Saturday, August 29, 2009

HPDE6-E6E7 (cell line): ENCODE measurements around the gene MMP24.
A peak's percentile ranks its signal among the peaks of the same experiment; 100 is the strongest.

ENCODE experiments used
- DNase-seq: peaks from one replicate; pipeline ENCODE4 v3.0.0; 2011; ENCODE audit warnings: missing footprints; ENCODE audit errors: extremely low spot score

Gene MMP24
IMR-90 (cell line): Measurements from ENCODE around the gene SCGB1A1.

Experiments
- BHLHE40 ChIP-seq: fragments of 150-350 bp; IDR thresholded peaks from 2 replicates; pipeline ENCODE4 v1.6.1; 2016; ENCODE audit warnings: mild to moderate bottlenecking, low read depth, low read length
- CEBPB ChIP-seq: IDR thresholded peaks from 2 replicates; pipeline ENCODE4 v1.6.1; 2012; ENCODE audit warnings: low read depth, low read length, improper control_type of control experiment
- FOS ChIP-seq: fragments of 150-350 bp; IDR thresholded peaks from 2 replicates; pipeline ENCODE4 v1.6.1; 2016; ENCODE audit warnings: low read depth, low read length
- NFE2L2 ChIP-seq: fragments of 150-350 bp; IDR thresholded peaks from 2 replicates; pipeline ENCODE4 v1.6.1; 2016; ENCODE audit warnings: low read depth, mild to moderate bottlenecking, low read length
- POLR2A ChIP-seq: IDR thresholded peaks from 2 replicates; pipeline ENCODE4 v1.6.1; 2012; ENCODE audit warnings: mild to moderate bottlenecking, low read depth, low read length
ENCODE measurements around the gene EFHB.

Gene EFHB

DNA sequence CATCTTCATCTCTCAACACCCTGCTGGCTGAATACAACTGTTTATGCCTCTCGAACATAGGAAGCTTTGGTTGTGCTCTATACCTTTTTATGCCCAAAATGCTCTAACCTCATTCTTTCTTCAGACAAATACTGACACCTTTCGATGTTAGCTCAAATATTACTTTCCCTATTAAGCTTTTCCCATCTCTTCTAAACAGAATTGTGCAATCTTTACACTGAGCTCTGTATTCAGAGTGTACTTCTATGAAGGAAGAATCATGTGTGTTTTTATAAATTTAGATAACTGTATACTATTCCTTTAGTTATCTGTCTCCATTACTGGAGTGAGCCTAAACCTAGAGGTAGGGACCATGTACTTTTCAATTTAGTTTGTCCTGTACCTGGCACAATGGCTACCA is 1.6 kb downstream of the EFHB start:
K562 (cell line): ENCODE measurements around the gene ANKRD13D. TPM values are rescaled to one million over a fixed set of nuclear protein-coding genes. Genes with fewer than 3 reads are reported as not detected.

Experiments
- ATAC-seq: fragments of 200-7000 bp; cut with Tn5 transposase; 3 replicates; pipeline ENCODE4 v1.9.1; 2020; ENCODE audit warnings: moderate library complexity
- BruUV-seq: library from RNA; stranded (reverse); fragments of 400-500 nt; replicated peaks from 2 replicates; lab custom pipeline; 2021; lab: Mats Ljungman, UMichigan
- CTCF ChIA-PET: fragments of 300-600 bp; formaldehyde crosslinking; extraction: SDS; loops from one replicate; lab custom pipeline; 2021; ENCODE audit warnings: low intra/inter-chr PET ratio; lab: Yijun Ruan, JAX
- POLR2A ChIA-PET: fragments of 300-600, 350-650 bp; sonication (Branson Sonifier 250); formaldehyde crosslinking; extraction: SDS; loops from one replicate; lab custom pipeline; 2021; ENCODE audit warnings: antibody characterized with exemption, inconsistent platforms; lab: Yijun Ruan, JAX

"I am standing on the Pont des arts in Paris. On one side of the Seine is the harmonious, reasonable facade of the Institute de France, built as a college in about 1670. On the other bank is the Louvre, built continuously from the Middles Ages to the nineteenth century: classical architecture at its most splendid and assured. Just visible upstream is the Cathedral of Notre Dame - not perhaps the most lovable of cathedrals, but the most rigorously intellectual facade in the whole of Gothic art. The houses that line the banks of the river are also a humane and reasonable solution of what town architecture should be, and in front of them, under the trees, are the open bookstalls where generations of students have found intellectual nourishment and generations of amateurs have indulged in the civilised pastime of book collecting. Across this bridge, for the last one hundred and fifty years, students from the art schools of Paris have hurried to the Louvre to study the works of art that it contains, and then back to their studios to talk and dream of doing something worthy of the great tradition. (...) What is civilization? I don't know. I can't define it in abstract terms - yet. But I think I can recognise it when I see it; and I am looking at it now." [Kenneth Clark, Civilisation, p.1]


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